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Tom Smart, Deseret News
Utah Utes running back Harvey Langi (21)as the University of Utah defeats UCLA 31-6 in PAC 12 football Saturday, Nov. 12, 2011 in Salt Lake City, Utah.

In less than three weeks, on Wednesday, July 25, one of the most decorated and highly recruited high school running backs in the country two years ago will check into the LDS Church's Missionary Training Center in Provo, Utah.

Harvey Langi will spend about three weeks in the MTC before he boards a plane with fellow missionaries headed to the Florida Tampa Mission, where he will be greeted by his mission president, Bruce Summerhays, a former PGA golfer from Farmington, Utah.

The second-oldest of Sam and Kalesita Langi's nine children, Harvey will be the first in his family to serve a mission. Naturally, the Langis are elated with Harvey's decision.

"Harvey is the kind of kid who keeps things close to the vest," Sam told me Thursday night. "But my wife and I have always made it clear what our hopes and dreams for him was — that he'd serve a mission."

It was in December when Harvey came home for Christmas break at the end of the football season that he informed his parents of his intention to serve a mission. He didn't tell them when, just that he planned to go. Careful not to intrude on his decision or that he'd have a change of heart, they simply waited to see when it would happen.

"He returned to school in January and apparently told coach (Kyle) Whittingham," Sam said. "But he played spring ball, so I had some misgivings that if he played in the fall, perhaps it may not happen."

But they started to see changes in Harvey's life.

"His hair was always long," said Sam. "Then suddenly he came home one weekend and it's really short. He was slowly making changes in his life and it was apparent in how he looked but also how he acted and in the company he was keeping.

"Kale and I are so grateful for the good influences Harvey has on the team, his coaches, (LDS) institute people, his friends, campus bishop, stake president and teachers who have helped him."

Sam Langi and I were boyhood friends in Tonga before our families immigrated to the States. Sam works with Delta Air Lines at Salt Lake City International Airport, but when we spoke late Thursday night, he was in Roosevelt preparing for an interview for a second job to help pay for Harvey's mission.

We raised our families on opposite coasts and rarely see each other, but we remain close because of our upbringing.

Though I followed his high school football career and recruiting on the Internet, I had never met Harvey until April 2011 — his freshman year at the University of Utah. I make an annual trip to Salt Lake City every April to take my college-age sons to the priesthood session of general conference, a tradition we've had when each boy turns 12 and receives the Aaronic Priesthood.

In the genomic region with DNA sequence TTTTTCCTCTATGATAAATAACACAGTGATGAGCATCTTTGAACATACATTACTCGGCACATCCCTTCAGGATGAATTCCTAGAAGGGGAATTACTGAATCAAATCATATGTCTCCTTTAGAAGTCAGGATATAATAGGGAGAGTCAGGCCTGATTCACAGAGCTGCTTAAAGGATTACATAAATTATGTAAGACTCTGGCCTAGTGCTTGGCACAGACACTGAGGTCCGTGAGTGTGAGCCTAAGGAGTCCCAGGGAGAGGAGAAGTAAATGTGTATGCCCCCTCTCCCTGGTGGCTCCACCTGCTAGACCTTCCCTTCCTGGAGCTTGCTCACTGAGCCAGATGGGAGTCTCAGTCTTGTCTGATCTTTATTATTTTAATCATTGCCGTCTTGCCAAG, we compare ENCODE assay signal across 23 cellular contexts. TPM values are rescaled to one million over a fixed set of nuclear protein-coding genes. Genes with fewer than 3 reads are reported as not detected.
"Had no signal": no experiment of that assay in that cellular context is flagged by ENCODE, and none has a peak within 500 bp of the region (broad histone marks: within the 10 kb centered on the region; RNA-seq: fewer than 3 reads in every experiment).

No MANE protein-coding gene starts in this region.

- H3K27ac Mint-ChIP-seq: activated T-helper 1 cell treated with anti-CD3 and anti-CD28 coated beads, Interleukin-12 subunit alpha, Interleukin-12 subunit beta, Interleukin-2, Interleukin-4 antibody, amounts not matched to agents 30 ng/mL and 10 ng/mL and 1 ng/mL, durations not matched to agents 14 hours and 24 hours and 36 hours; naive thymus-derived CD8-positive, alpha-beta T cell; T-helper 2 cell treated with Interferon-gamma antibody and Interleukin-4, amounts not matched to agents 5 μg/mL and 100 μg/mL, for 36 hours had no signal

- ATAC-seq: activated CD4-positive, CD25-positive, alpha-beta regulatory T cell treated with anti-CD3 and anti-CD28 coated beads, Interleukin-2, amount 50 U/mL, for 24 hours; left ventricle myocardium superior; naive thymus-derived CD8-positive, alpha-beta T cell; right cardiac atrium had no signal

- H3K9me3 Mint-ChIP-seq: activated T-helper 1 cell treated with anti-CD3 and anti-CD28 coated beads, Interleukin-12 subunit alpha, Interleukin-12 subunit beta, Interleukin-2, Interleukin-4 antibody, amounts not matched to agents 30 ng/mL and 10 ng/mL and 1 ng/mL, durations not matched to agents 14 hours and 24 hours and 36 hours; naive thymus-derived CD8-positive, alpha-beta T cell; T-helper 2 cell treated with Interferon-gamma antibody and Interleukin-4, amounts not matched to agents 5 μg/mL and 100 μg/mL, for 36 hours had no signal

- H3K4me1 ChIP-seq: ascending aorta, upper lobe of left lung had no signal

Typically, I also take the young men from my New Jersey stake who are attending Utah colleges, and that particular year I was short on tickets.

So I called Kyle Whittingham for some help. Kyle obliged but with a request of his own.

"I've got a couple of Polynesian kids I'd love for you take," Kyle said. "If you have room."

Harvey Langi was one of them.

We met up at the Conference Center with a bunch of other Polynesian LDS NFL players with whom we all sat together. Afterwards, we stopped for a burger.

As we walked to our vehicle following the session, I have a lasting memory of something Harvey did that impressed me.

Two missionaries in Temple Square were asking for a ride home and Harvey asked them where they lived. It turned out they lived in South Jordan, near the Langis' home. Harvey asked me if we could take them home, so we did.

We informed the elders that we intended to stop at In-N-Out for a burger on our way home, which they were happy to hear.

As I drove, I watched Harvey in deep conversation with the two elders, though I couldn't hear what they discussed.

When we arrived at the restaurant, Harvey was unusually attentive to the two elders and remained at their side, even as we sat and chatted as a group.

As we walked to our vehicle, I watched Harvey remove his tie. When we arrived at the home where the elders lived, Harvey jumped out and shook hands with the two elders and wished them well. Then, he handed one of them the tie he had been wearing and said, "I don't know if I'll serve a mission, but my tie is worthy and it would great if it was worn by a missionary."

The missionary graciously accepted Harvey's gift.

It was an unusual gesture of kindness from a young man who hadn't decided if he would serve.

Yet it was the first thing that came to mind when I saw the report last week that Harvey was called to the Florida Tampa Mission.

I know you'll read this, Harvey, and I'm sure you remember that experience from a year ago.

You will be a terrific missionary if you rely on that kind of love and humility you displayed with those two missionaries.

In our stake, we ask our outgoing missionaries to report to the stake presidency and high council alongside our returning missionaries. We want to hear what their goals are and how they prepared to serve.

Just last night, one of our outgoing missionaries, a BYU student named Keaton Sumner who is headed to Florida Tampa, met with us. After his report, I informed him that my nephew Elder Harvey Langi will be in his mission and he will be well-known among the missionaries because he's a D-I athlete.

But Harvey, be better known among the missionaries for your goodness, kindness and Herculean work ethic. The kind of goodness and kindness you showed the evening we were together and the kind of work ethic that got you to the U.

Tampa, Fla., will be a sacred place for you and your posterity because of what's about to happen to you and all whom you will serve in the next two years.